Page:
What are the types of Goiter disease? Information on goiter symptoms, causes and treatment.
Goiter; an enlargement of the thyroid gland, the small endocrine organ at the front of the neck. The most common sign of a goiter is a swelling at the front of the neck. If the enlarged gland also extends under the breastbone, it may cause difficulties in swallowing and breathing, choking sensations, and distension of the veins in the region.
The formation of a goiter can best be understood in relation to the body’s iodine cycle, a series of chemical steps that results in the production of the thyroid hormone thyroxine. When food containing iodine is eaten, the iodine generally is reduced to iodide before being absorbed from the gastrointestinal tract. The iodide is carried by the bloodstream to the thyroid gland, where it is trapped and oxidized to iodine. This iodine is tacked onto molecules of tyrosine, an amino acid present in huge proteins called thyroglubulin. Within this huge protein, two iodinated tyrosine units are condensed to form thyroxine. Thyroglubulin, with its thyroxine, is stored in the thyroid gland until the thyroxine is needed by the body. Then the thyroglobulin is hydrolyzed, or split, and the thyroxine released into the bloodstream.
Most, if not all, of these steps in the iodine cycle are carried out under the direction of a hormone called thyroid stimulating hormone (TSH). This hormone is produced by the pituitary gland, a small gland at the base of the brain. When any of the iodine cycle reactions is blocked, the amount of thyroxine produced is decreased, and through a negative feedback mechanism the pituitary gland is stimulated to secrete more TSH. As a result of the increased TSH, the thyroid gland enlarges in an effort to produce more thyroxine. This growth of the thyroid gland results in a goiter.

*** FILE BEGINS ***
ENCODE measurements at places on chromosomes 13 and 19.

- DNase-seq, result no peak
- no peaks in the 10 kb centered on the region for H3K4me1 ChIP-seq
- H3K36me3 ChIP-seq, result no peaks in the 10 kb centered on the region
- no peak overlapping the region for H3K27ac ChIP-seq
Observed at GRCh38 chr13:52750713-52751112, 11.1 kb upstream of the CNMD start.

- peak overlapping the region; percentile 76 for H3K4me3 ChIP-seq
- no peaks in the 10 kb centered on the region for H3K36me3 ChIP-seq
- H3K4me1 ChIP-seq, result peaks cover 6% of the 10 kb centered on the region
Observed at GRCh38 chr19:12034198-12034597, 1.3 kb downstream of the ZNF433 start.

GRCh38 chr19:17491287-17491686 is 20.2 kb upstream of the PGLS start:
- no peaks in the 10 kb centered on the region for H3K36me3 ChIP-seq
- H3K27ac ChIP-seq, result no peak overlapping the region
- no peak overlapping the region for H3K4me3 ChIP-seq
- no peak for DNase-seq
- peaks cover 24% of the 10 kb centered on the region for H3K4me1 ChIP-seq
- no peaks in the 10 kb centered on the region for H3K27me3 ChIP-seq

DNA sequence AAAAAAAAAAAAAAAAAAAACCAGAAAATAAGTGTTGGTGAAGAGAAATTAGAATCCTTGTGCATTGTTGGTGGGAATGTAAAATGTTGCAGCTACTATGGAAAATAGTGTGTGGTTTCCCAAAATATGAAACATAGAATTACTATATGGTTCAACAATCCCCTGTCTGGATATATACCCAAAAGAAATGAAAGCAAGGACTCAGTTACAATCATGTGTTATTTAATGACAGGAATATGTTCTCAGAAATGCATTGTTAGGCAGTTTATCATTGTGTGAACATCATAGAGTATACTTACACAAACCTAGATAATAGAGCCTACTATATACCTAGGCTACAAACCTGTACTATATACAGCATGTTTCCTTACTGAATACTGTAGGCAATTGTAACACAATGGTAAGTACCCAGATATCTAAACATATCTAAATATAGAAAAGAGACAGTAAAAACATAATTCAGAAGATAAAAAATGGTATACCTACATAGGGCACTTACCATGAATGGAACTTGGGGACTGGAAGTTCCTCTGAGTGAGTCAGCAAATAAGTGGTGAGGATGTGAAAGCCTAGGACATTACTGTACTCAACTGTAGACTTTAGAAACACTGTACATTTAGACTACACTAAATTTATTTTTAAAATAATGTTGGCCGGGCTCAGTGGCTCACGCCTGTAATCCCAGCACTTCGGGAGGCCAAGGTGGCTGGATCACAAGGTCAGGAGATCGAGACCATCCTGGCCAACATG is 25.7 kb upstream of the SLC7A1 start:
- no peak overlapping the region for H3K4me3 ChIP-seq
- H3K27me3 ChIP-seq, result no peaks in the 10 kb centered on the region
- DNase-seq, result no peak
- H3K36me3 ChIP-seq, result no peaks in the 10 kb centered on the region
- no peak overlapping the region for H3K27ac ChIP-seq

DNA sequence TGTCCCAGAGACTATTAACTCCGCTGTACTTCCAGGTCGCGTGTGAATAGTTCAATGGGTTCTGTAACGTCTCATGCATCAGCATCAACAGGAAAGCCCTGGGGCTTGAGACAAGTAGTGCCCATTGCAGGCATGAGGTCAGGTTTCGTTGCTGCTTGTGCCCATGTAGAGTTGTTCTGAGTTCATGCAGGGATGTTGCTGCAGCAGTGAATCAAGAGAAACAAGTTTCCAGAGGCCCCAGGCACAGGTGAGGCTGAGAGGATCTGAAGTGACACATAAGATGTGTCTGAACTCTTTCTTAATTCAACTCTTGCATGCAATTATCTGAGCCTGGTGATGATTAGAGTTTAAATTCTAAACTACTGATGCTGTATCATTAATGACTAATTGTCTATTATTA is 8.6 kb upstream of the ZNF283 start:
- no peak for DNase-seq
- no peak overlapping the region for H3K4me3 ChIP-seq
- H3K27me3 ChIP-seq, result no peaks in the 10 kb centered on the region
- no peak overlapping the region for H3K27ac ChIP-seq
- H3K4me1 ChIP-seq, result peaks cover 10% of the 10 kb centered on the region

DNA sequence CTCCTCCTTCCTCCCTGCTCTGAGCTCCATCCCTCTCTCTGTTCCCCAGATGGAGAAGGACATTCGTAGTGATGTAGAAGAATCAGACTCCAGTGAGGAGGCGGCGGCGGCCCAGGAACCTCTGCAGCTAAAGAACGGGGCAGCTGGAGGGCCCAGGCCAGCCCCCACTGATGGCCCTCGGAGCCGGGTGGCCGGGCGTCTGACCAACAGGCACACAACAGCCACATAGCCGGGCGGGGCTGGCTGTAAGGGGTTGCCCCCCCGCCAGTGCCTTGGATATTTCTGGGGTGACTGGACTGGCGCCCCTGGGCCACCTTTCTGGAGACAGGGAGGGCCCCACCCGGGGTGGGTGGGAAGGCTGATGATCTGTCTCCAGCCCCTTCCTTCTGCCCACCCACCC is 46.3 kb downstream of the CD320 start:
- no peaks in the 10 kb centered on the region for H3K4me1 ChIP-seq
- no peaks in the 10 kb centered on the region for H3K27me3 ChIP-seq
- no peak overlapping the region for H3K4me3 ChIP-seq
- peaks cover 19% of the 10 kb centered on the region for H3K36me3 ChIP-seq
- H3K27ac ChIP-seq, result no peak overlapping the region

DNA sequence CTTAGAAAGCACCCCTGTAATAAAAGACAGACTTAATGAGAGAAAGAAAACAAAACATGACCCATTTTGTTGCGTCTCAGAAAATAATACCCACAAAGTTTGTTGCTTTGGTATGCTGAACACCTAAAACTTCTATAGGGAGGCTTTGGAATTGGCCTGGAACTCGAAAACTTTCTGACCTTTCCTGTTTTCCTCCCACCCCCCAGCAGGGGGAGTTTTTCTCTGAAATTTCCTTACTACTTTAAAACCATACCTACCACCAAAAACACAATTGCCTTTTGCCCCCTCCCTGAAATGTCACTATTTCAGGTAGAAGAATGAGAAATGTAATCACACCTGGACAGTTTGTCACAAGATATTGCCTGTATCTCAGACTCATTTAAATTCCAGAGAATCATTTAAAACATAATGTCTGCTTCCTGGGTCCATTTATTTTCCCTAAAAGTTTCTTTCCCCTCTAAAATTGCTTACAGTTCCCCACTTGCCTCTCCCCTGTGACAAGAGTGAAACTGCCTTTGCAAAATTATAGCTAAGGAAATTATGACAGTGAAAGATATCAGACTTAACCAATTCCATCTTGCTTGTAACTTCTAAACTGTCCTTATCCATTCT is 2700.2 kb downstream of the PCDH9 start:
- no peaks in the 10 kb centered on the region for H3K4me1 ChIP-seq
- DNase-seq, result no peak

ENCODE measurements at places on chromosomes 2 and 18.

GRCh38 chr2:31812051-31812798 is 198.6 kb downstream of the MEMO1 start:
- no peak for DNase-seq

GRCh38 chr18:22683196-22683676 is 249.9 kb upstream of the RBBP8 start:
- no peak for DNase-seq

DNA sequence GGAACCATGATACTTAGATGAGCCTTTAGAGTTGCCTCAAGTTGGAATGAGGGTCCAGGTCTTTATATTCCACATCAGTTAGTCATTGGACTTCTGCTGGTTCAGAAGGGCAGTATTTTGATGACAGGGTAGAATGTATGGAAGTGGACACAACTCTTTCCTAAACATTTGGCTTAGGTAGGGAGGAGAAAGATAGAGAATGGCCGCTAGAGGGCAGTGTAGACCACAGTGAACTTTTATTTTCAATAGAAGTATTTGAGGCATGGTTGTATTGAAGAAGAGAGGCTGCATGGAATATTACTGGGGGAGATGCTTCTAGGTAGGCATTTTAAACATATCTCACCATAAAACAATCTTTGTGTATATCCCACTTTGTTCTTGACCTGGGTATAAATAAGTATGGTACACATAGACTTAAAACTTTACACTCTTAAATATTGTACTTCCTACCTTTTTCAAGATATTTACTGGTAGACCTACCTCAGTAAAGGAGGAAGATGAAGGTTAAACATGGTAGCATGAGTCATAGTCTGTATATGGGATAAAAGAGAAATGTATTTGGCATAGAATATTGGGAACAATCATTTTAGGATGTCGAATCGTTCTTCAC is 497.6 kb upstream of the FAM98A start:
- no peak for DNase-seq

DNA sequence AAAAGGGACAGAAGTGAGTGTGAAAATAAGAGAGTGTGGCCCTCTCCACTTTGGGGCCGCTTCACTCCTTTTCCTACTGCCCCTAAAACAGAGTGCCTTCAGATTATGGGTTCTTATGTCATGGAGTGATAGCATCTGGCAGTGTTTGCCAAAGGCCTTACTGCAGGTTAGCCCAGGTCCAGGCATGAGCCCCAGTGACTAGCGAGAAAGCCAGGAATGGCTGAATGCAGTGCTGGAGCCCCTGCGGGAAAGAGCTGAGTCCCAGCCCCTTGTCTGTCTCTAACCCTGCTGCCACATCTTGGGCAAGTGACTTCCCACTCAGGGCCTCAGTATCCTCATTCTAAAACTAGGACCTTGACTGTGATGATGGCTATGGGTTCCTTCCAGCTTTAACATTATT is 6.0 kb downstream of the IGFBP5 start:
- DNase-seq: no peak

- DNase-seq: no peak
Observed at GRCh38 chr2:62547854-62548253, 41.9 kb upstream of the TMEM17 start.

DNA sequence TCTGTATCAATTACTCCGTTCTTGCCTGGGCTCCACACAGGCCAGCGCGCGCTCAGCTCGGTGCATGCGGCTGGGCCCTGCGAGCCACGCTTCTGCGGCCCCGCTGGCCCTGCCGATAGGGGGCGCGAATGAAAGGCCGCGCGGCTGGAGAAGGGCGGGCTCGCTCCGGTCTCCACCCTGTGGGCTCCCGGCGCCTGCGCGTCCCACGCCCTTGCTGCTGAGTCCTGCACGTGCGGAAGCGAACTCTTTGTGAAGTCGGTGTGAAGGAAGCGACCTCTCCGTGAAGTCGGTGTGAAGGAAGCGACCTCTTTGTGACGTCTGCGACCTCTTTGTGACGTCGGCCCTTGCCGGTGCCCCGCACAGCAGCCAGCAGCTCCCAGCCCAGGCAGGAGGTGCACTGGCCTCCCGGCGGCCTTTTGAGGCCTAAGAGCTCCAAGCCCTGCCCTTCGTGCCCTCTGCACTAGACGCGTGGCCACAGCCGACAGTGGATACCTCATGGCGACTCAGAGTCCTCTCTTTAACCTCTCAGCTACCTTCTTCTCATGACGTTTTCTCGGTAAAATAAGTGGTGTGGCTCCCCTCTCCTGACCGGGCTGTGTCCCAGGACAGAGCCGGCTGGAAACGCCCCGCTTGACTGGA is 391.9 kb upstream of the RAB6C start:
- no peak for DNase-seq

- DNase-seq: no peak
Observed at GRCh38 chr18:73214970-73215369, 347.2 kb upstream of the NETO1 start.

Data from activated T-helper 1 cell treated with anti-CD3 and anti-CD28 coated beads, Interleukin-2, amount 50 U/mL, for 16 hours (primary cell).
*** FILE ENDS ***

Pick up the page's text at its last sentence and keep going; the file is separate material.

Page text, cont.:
Types of Goiter:
The most common type of goiter occurs when one’s diet is deficient in iodine, thus curtailing the manufacture of thyroxine. This type of goiter, known as endemic goiter, occurs mostly in areas where the food and water are naturally poor in iodine, notably inland areas and mountainous regions far from bodies of salt water. Such goiters can be prevented by the use of iodized salt and by the administration of small doses of iodine to children.
Other forms of goiter occur when different stages in the iodine cycle are affected. Goiter occurs in hyperthyroidism, cretinism, and thyroiditis, and in adolescent females. Sometimes a goiter is caused by the ingestion of large amounts of cabbage, kale, turnips, and other plants of the genus Brassica. These plants contain thiocarbamide, a substance that inhibits the formation of thyroxine. Still other types of goiter result from a lack of the enzymes necessary to catalyze various steps of the iodine cycle. These enzyme deficiencies are genetic.
In many cases, the administration of thyroid hormone may cause a partial regression of a goiter and also relieve any symptoms of hypothyroidism that may be present. Such symptoms include fatigue, coldness, joint pains, and hoarseness. In cases where the goiter has become so large that it presses on the windpipe and affects the person’s breathing, it is usually necessary to remove the thyroid gland.
***This article is for informational purposes only. It is not a doctor warning or recommendation.